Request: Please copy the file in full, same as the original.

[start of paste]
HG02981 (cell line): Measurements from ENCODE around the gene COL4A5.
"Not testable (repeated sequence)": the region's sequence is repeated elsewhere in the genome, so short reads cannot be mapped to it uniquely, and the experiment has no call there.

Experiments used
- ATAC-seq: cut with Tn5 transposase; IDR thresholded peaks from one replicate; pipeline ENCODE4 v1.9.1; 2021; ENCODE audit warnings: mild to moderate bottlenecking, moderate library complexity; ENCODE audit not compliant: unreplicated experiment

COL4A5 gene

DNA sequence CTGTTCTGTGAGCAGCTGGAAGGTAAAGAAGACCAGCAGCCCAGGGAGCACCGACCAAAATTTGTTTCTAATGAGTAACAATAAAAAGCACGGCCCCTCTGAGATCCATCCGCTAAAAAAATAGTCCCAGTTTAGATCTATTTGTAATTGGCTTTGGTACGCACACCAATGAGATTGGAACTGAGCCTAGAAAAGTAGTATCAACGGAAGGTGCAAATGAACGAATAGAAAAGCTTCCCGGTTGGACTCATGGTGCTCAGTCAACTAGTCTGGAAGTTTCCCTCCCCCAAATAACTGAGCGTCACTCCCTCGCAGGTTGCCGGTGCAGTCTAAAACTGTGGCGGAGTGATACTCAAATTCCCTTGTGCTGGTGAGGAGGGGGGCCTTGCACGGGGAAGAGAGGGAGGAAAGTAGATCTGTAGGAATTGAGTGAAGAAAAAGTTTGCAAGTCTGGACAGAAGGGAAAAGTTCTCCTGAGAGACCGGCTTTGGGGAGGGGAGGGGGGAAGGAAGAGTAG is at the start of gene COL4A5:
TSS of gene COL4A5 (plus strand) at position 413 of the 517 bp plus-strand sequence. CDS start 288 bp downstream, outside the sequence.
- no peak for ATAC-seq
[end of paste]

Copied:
HG02981 (cell line): Measurements from ENCODE around the gene COL4A5.
"Not testable (repeated sequence)": the region's sequence is repeated elsewhere in the genome, so short reads cannot be mapped to it uniquely, and the experiment has no call there.

Experiments used
- ATAC-seq: cut with Tn5 transposase; IDR thresholded peaks from one replicate; pipeline ENCODE4 v1.9.1; 2021; ENCODE audit warnings: mild to moderate bottlenecking, moderate library complexity; ENCODE audit not compliant: unreplicated experiment

COL4A5 gene

DNA sequence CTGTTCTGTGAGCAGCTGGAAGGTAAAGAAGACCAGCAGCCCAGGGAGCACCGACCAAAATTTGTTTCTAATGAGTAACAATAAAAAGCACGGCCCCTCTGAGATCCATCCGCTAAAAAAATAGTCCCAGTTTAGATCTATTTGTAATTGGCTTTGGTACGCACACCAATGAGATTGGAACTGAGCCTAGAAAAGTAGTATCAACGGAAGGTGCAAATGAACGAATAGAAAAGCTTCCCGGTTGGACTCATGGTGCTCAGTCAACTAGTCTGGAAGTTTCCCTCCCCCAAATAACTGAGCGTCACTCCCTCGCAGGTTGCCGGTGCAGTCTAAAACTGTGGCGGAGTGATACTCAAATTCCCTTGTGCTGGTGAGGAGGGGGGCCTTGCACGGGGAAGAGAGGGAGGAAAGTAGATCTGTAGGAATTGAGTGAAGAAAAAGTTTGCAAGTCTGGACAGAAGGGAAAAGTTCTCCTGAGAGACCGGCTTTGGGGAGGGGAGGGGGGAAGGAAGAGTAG is at the start of gene COL4A5:
TSS of gene COL4A5 (plus strand) at position 413 of the 517 bp plus-strand sequence. CDS start 288 bp downstream, outside the sequence.
- no peak for ATAC-seq